What type of driver's licence you have can significantly affect your auto insurance rates in Ontario. In this in-depth guide, we'll uncover the influence your driver's licence has on your insurance. We'll also navigate through a range of key factors, such as the best time to get auto insurance, how getting a G2 or full G licence impacts your premium, and how to save money on insurance – no matter your licence class.
How Ontario’s graduated licencing system works
It’s true that once you pass your G1 test, you can hit the road – as long as you follow the rules and limitations of your G specific class. But there are other serious factors to consider. Here’s how the graduated licencing system works in Ontario and what it means for your car insurance.
Level one (G1 licence): A G1 licence is obtained after passing a vision and written test covering road knowledge. With the G1, you can practice driving as long as you’re accompanied by a licenced driver with at least four years of experience. Enrolling in a government-approved driving course can help you fast-track your way to being G2-certified by four months –instead of having to wait a year for your road test, you can be eligible within eight months, upon successful graduation. At this point, you would be covered by the policy of whichever car you’re practicing on or added as a secondary driver to an existing policy.
Level two (G2 licence): After successfully completing a road test, you can progress to a G2 licence. You can now drive independently and either stay on as a secondary driver or have your own insurance policy.
Level three (full G licence): To attain a full G licence, you must pass a second road test, which includes highway driving skills evaluation. This marks the final stage of Ontario's graduated licencing system.
Can you get auto insurance with a G1 licence?
With a G1 licence, you are covered under a fully licenced driver’s insurance. In most cases, as a G1 driver, you are not required to have your independent insurance policy, nor would you be eligible for one in the eyes of most insurance companies. This is because you can only drive with a fully licenced driver with at least four years of driving experience in the passenger’s seat of an insured vehicle. Therefore, you will likely already be covered under their insurance policy, not your own.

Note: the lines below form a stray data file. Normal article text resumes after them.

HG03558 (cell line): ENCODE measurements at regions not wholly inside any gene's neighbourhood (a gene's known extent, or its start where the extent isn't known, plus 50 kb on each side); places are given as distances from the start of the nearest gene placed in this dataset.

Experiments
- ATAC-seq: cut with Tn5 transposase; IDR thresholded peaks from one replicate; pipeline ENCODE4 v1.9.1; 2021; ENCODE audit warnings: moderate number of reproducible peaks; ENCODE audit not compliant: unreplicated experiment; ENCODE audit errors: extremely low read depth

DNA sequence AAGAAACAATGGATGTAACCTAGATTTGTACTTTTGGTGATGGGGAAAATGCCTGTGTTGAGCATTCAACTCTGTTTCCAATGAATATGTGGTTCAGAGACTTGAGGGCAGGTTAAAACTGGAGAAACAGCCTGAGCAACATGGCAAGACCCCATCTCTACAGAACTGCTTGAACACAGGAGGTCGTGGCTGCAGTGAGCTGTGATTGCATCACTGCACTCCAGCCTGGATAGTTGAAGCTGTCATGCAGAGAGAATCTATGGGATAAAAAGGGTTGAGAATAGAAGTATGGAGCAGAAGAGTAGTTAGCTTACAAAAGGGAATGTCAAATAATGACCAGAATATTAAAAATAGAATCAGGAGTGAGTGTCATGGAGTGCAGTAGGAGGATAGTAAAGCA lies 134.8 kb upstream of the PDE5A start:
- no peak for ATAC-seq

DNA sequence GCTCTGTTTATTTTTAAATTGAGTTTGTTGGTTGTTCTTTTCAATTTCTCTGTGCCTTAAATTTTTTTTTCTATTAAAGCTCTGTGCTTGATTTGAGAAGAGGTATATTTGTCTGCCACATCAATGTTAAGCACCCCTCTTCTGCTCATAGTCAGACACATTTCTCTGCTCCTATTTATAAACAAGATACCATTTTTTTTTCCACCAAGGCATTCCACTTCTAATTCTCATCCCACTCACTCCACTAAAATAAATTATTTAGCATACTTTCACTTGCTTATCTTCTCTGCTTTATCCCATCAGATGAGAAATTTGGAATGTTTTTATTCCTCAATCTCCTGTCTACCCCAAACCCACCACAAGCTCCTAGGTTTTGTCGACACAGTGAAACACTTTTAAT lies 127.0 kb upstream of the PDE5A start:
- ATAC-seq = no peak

Alternatively, you can get added as a secondary driver to an existing policy. You can do so under the coverage of another fully licenced driver — often a parent or guardian. The insurance provider should be notified of this new addition, and updated of any subsequent licence class changes (say, if you graduate into being a G2 driver).
Impact on insurance premiums
Adding a G1 driver to an existing insurance policy can influence the primary driver’s insurance premiums. That’s because inexperienced drivers, such as G1 licence holders, are generally considered higher risk, which can result in higher insurance costs.
However, being added as a secondary driver comes with a benefit to G1 drivers, who can start building their insurance history early. The exact premium can vary significantly, which is why it always helps to compare quotes from multiple insurance providers.
Plus, if you’re a G1 driver, enrolling in a driver's education course will not just shorten the process to getting fully licenced, but may also qualify you for a discount, depending on your insurance provider. Additionally, learning safe driving practices and maintaining a clean driving record can keep your insurance premiums low as you get more comfortable behind the wheel. Every year of safe driving can gradually lead to reduced premiums.
When do you need auto insurance?
As soon as you get your G2 licence, you’re required to have insurance coverage when driving in Canada. As most G2 drivers are under the age of 25, they are considered to be high-risk drivers. Statistics show that young drivers are more prone to be involved in accidents. To compensate for this higher risk, insurance companies will assign higher insurance premiums to young drivers. You can combat this by being added as a secondary driver (or keeping your status, if you were added as a G1 driver) to a family member’s insurance policy rather than getting your own policy, or opting for usage-based insurance, which tracks your driving habits and encourages responsible driving.
Related: I’m a high-risk driver. My child got a G2 licence, and my insurer is refusing to add them to my policy. Is this right?
Does my insurance premium get cheaper after getting a G licence?
Having a G licence means more driving experience, which in turn, leads to lower insurance premiums as you establish a clean driving record. In Ontario, drivers progress from the G1 to G2 and eventually to a full G licence. You can expect a premium reduction of about 10% as you obtain more driving experience in the process of getting your full G licence.
Every Ontario driver should know how their G class affects their auto insurance rates. By getting insurance from the early stages of learning to drive and being aware of the other factors that affect your rates, you can make informed decisions that not only protect you on the road but also your wallet. Remember, in the world of auto insurance, knowledge is your best friend.
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